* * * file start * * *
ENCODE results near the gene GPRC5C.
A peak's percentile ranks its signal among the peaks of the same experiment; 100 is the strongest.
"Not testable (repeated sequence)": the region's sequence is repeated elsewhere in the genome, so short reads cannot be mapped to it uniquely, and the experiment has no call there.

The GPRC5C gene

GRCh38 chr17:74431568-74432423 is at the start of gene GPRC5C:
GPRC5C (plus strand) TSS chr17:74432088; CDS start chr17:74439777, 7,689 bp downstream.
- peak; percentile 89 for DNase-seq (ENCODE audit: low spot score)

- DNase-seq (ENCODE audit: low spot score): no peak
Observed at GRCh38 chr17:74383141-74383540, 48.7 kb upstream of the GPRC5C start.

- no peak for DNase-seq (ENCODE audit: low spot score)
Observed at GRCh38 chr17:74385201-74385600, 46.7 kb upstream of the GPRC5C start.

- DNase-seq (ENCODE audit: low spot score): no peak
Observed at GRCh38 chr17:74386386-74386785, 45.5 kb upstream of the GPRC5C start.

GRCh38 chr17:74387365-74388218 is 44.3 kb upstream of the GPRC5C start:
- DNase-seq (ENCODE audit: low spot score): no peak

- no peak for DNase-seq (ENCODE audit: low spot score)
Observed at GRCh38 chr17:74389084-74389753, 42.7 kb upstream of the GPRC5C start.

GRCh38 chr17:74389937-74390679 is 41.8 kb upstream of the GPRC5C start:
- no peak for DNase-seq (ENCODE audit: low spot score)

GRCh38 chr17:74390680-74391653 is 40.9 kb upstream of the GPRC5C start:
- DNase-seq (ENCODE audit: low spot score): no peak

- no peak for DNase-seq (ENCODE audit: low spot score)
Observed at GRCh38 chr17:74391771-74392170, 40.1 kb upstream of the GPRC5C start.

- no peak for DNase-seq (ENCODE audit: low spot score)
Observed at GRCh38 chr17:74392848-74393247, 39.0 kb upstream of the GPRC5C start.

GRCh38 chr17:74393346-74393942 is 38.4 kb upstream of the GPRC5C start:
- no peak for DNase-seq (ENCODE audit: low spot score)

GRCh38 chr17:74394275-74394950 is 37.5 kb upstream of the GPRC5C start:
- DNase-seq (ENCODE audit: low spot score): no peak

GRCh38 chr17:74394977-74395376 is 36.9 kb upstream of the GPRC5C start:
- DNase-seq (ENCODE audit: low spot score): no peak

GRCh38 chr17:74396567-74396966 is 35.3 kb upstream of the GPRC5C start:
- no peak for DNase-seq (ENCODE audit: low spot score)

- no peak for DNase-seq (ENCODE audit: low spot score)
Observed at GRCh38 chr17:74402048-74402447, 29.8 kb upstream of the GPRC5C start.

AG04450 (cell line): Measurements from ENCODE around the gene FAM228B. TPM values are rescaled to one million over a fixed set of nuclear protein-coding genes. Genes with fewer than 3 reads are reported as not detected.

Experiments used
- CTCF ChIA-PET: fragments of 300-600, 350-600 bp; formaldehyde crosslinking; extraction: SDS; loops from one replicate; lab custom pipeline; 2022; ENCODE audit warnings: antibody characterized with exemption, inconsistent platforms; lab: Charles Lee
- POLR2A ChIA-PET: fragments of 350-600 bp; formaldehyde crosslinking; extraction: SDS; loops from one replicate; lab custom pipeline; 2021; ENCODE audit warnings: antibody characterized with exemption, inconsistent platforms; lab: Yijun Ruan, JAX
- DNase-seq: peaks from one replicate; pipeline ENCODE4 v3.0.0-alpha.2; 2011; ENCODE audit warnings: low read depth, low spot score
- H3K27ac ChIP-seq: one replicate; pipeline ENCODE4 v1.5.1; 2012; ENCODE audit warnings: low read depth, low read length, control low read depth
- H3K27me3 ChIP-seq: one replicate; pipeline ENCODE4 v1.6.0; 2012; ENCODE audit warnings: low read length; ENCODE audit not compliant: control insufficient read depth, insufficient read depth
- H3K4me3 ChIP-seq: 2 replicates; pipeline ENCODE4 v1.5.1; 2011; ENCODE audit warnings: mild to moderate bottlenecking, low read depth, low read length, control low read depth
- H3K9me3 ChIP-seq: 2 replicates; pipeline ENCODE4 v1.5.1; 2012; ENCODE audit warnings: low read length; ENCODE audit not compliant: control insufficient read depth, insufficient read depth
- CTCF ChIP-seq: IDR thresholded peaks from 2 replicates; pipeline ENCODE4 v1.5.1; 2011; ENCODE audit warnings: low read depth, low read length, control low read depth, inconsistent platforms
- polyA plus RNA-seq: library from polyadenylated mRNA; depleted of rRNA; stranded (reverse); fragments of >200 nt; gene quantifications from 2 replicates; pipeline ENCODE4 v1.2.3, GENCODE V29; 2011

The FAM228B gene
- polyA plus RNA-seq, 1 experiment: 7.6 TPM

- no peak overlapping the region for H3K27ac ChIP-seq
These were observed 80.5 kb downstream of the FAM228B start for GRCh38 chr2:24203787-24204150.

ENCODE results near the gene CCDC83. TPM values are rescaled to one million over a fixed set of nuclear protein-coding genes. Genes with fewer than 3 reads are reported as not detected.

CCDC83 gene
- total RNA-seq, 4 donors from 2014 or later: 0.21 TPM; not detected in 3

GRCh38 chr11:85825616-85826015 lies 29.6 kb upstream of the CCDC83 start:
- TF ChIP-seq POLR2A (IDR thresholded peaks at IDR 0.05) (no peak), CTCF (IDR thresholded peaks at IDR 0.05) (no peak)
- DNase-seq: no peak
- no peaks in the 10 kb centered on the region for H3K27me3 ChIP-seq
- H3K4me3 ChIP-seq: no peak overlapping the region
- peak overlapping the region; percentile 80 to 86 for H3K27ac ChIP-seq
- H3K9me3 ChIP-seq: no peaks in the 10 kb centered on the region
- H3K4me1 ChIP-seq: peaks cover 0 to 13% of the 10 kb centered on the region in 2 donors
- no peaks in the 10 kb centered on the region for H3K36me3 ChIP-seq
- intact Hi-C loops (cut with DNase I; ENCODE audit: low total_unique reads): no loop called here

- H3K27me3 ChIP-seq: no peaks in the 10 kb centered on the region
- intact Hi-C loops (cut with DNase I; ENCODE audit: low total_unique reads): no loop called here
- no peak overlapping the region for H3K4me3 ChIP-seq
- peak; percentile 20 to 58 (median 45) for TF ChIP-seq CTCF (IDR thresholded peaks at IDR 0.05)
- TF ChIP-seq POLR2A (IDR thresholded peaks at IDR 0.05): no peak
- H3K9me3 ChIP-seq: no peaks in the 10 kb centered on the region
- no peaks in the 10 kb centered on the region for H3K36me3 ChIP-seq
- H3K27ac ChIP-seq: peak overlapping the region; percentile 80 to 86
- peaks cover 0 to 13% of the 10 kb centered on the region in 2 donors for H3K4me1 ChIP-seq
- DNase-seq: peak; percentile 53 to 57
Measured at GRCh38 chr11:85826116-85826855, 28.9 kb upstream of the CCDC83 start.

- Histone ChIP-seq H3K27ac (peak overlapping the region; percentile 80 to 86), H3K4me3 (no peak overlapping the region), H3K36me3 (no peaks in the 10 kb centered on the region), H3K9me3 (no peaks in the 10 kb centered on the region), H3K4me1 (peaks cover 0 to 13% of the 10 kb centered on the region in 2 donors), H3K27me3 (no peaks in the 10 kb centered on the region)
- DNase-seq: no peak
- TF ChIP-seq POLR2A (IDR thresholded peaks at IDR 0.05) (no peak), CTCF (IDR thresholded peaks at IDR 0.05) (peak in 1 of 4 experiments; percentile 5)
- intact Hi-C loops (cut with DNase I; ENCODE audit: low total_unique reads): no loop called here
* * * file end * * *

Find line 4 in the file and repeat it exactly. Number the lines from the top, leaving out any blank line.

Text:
The GPRC5C gene